Boxing’s foremost commentator Larry Merchant and former pound-for-pound king Oscar De La Hoya are leaning toward underdog Manny Pacquiao ending Floyd Mayweather Jr.’s impressive 47-bout unbeaten streak in their May 2 welterweight unification showdown in Las Vegas.
Merchant, the a boxing commentator for HBO Sports for 44 years until his retirement in 2012, said the outcome of Mayweather-Pacquiao could boil down to who’s faster between the two.
“I think the crucial unknown element in this fight is what happens when one of these two elite fighters known for their speed finds out that the other one is faster than him,” Merchant told the Manila Times in a phone interview from his Santa Monica, California home.
One possibility, Merchant surmised, is that the slower fighter would be forced to dig in and trade punches—which then results to truly great and entertaining fight.
Pacman the quicker guy
Merchant has not doubt that Pacquiao, who remains a slight underdog, is the quicker guy as he demonstrated in his career defining fight against De La Hoya as well as his more recent bouts, particularly against former world welterweight titlist Timothy Bradley.
“Oscar De La Hoya found out that Manny was too quick, his movement so good and he was throwing punches from different angles,” said Merchant, who was described by fellow commentator Dan Rafael of ESPN as “the greatest television boxing analyst of all time.”
Merchant said a more recent example of Pacquiao’s speed was in full display in his rematch against Bradley, which Pacquiao won clearly via unanimous decision.
“Manny used his feet too well against Bradley, it was almost a mismatch,” Merchant quipped.
De La Hoya, probably the best-known common opponent of Pacquiao and Mayweather, said in a television interview with Balitang America that Pacquiao’s vaunted speed would make the match-up a “great fight.”
The Barcelona lightweight Olympic gold medalist and former 12-time world champion in six different weight classes said only Pacquiao’s aggressiveness and volume punching could prevent the so-called “Super Bowl of boxing” from being a bore, even if the defensive-minded Mayweather tries to make it a technical boxing match.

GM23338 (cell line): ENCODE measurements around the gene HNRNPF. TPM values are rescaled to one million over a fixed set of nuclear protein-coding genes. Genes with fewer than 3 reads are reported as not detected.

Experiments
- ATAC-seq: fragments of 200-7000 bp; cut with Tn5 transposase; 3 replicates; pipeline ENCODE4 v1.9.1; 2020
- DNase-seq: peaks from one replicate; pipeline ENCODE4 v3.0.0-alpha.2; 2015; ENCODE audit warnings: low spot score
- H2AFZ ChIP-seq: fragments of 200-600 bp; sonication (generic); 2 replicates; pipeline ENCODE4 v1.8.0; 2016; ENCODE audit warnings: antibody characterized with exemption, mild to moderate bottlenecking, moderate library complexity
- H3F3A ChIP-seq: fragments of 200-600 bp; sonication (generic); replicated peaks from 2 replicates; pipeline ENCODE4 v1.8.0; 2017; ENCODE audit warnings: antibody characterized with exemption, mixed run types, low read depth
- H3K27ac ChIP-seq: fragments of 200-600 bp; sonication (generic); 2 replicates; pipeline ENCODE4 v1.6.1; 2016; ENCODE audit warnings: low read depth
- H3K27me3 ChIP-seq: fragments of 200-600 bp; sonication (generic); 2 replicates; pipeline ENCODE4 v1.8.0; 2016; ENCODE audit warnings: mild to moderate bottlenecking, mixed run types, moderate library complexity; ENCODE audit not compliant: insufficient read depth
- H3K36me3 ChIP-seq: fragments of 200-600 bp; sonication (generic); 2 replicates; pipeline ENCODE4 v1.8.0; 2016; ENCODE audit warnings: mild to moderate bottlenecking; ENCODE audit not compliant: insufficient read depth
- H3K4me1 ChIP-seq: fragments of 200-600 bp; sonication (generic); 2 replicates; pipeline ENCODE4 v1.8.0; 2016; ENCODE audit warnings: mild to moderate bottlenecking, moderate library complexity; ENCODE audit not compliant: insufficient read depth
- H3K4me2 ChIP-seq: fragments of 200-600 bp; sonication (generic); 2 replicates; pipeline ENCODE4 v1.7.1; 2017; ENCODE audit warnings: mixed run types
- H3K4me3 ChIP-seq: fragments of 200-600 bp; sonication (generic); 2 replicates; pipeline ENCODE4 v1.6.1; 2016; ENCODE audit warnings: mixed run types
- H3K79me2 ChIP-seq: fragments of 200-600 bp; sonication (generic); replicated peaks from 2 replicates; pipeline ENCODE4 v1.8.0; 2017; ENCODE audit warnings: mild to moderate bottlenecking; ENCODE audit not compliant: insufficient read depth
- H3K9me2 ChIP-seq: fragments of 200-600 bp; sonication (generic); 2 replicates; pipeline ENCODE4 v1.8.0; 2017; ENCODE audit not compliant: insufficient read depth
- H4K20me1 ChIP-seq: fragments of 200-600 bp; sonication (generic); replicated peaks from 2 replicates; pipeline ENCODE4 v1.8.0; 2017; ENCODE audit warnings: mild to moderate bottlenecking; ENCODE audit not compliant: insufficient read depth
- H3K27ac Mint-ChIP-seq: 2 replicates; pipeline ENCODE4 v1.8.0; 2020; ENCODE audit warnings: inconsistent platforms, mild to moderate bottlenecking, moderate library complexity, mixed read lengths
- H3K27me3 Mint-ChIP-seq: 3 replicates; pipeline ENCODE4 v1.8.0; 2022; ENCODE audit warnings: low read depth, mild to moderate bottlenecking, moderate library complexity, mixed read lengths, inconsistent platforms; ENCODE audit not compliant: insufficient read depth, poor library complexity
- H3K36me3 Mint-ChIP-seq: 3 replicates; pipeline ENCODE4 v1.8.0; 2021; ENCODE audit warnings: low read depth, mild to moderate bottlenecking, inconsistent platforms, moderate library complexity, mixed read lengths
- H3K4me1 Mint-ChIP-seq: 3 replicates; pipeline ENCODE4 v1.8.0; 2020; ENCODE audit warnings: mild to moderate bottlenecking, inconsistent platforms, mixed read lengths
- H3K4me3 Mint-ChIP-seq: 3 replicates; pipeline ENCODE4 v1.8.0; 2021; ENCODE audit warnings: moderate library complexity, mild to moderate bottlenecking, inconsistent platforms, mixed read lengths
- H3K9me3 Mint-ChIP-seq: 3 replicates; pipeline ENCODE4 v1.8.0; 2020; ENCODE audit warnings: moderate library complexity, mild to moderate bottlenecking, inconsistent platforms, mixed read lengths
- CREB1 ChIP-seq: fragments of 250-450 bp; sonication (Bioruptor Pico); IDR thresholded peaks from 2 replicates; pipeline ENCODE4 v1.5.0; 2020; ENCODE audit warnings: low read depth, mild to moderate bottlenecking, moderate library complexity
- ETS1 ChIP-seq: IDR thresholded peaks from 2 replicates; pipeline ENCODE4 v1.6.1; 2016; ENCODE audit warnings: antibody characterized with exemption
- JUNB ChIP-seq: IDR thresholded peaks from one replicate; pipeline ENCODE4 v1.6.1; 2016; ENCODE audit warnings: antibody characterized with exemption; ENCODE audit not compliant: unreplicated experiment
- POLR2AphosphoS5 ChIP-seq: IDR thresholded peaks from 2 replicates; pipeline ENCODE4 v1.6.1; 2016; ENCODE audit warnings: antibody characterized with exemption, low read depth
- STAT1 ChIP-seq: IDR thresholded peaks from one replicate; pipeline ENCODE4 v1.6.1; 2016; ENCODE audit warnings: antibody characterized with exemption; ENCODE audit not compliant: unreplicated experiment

“[But] we can see a great fight because Pacquiao is just putting the pressure and making him (Mayweather) fight,” De La Hoya told Balitang America’s Steve Angeles on Tuesday.
The Mexican-American boxing golden boy declined when asked his prediction on the Mayweather-Pacquiao showdown, which guarantees Mayweather $120 million against Pacquiao’s $80 million in the world’s financially biggest single sporting event.
“My mind goes with Mayweather, but my heart goes for Pacquiao,” said the 42-year-old De La Hoya who now runs Golden Boy Promotions, one of the biggest boxing promoters in the world.
“It’s going to be a great fight, but don’t get it past Pacquiao that he goes out there and surprises Mayweather.”
Merchant also avoided making a prediction but said, “I’ll be rooting for Pacquiao.”
“I like Manny’s style, no disrespect for Mayweather who is probably the best boxer of his generation,” said the 84-year-old boxing analyst.
In his book, Merchant thinks Mayweather vs Pacquiao is a “classic clash between a great boxer and a great fighter.”
He said Mayweather is the great boxer who goes by the purist dictum of winning by hitting an opponent while avoiding being hit, without taking risks.
Pacquiao, Merchant added, is the “great fighter, not a brawler, but one who can both box and bang, unafraid to attack and take risks in search of a dramatic win.”
Megabout tickets go on sale today
Meanwhile, tickets for the richest fight in boxing history will go on sale on Thursday (Friday in Manila) after the two camps put their squabbles aside and finally reached a deal.
The release of tickets will come just nine days before the May 2 fight after being held up for weeks because of a contract dispute between Pacquiao’s camp, Mayweather Promotions and the MGM Grand Hotel.
Wednesday’s announcement paves the way for a very limited number of seats to go on sale in the Grand Garden Arena. Organizers declined to say how many seats would be offered for sale.
Organizers said Grand Garden tickets will be priced between $1,500 and $7,500 and closed circuit seats at Las Vegas area venues are priced at $150.
But very few tickets are expected to be available to the public, as the majority of seats in the Grand Garden arena are being reserved for sponsors, organizers and friends and family of the two camps.
Tickets are supposed to go to Pacquiao and Mayweather’s camps, HBO, MGM Grand and Showtime for distribution.
The ticket fiasco is just that latest issue of contention in the build up to the fight, which is expected to generate a record $400 million in revenue.
The sides also argued over drug testing, who would come out last to the ring for the fight, who would sponsor the fight and how much to charge for the pay-per-view which will cost around $100. with report from
WITH REPORT FROM AFP